Policy makers and regulators are the only remaining group that could significantly affect the definition of what’s “public”.
…understanding exactly what “public” means is the only way to protect the public’s interest.
I think we already know what is public and what isn’t.
Yes, if I say something in a public space, its technically public. But that I may overhear two people talking is quite different from taping microphones to every park bench, street corner and fire hydrant in the public space.
The fact that the public space is public should mean that it is shared, and actually going around and taking advantage of it for personal gain is a sort of abuse.
Actually using this public space for profit, in the real world, requires permits.
Talking about “redefining” public, and how it can be used is really a handwave. Maybe we should be talking about rules for monetizing public discourse instead. Except that it doesn’t make much sense when you put it that way, does it?
Why don’t movie studios put mics outside movie theaters to capture what people say about their movies and use them in marketing?
Why is it that everything you write in twitter becomes a datapoint for someone else to exploit?
I would argue that for this to happen, we need to have already agreed that the internet is not really a public space, its actually a private space where your participation allows the owner of said space to profit.
Twitter is an interesting case, as it’s a medium that is very public. Yet people sometimes use it as if it were a private text messaging system, for example, to remind their husband to pick up dog food on the way home.
Never before in the history of the world has the ability to spread a message so far and wide, so fast, been available. It’s a scary ability, because any mistakes are also instantly sent around the world, into the beaks of waiting vultures.
I don’t use twitter for this reason, among others.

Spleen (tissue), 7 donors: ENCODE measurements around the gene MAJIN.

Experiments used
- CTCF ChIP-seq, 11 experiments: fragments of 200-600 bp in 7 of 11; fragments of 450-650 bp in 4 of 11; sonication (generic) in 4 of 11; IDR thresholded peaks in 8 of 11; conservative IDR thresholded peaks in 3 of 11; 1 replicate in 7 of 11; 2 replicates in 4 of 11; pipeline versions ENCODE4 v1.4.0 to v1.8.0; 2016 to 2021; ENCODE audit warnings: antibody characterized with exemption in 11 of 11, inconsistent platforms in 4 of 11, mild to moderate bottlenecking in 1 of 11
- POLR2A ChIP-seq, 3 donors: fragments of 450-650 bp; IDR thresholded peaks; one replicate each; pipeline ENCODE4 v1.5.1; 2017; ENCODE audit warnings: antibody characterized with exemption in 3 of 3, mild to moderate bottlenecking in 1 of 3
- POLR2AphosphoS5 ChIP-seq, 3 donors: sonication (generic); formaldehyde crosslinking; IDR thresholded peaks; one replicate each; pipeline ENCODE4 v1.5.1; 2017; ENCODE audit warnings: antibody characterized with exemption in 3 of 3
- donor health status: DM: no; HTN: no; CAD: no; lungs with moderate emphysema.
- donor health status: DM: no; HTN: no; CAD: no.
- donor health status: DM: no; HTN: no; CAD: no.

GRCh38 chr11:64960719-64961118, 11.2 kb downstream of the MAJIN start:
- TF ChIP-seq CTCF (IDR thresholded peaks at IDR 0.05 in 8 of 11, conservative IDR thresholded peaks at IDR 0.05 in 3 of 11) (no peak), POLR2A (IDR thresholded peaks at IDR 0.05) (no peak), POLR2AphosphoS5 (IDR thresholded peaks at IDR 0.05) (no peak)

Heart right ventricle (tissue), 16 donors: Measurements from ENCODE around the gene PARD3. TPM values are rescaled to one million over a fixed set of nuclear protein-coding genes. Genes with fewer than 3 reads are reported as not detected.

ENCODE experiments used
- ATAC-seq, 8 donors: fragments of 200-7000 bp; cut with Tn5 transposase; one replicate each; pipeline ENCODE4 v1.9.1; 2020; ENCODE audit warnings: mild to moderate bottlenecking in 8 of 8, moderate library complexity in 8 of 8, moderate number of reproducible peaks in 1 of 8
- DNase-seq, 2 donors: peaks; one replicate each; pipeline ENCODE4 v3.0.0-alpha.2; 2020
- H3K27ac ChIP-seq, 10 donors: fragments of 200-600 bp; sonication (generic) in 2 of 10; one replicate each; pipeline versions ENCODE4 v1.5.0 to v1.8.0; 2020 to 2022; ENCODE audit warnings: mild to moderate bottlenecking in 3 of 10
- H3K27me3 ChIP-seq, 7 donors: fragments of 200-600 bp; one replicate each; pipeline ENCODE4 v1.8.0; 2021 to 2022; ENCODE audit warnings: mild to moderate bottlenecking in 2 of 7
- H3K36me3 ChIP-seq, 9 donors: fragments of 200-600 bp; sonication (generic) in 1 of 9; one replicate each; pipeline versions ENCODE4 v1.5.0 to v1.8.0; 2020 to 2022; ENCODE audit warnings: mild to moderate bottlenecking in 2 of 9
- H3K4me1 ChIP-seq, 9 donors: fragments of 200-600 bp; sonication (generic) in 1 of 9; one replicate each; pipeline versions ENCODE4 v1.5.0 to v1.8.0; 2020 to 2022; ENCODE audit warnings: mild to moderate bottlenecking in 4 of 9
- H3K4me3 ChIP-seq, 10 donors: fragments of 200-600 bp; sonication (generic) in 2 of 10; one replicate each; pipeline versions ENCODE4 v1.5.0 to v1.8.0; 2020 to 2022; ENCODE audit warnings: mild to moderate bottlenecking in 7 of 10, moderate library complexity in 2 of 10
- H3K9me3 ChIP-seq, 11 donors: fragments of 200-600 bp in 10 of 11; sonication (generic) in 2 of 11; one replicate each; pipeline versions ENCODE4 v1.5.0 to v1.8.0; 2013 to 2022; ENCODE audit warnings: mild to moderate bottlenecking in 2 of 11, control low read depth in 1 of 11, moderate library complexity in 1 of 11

The author is mistaken about laws on privacy regarding recording from a public place into a private place:
A stranger could park a drone with a webcam outside your window and live-stream video footage from inside your house to the world, complete with sound. In fact, it’s probably not illegal. The view from the street is public.
In most places - even prior to drones, and r.c. cameras - any recording from an exterior location to an interior location of expected privacy was already illegal. Cal Penal Code 647 Sec. J (1) covers it in California.
(j) (1) Any person who looks through a hole or opening, into, or otherwise views, by means of any instrumentality, including, but not limited to, a periscope, telescope, binoculars, camera, motion picture camera, camcorder, or mobile phone, the interior of a bedroom, bathroom, changing room, fitting room, dressing room, or tanning booth, or the interior of any other area in which the occupant has a reasonable expectation of privacy, with the intent to invade the privacy of a person or persons inside. This subdivision shall not apply to those areas of a private business used to count currency or other negotiable instruments.
This type of law is common, and was put into place with the advent of low cost video security. So, the author isn’t even really clear on what is “private”. There are a lot of laws in place to protect privacy, but public arenas are just that - public. One problem people frequently have is that they get into private situations on the internet because they access it from their home (a private place) and forget that they have effectively entered a public location.
With social media, treating everything as public is the only safe harbor.
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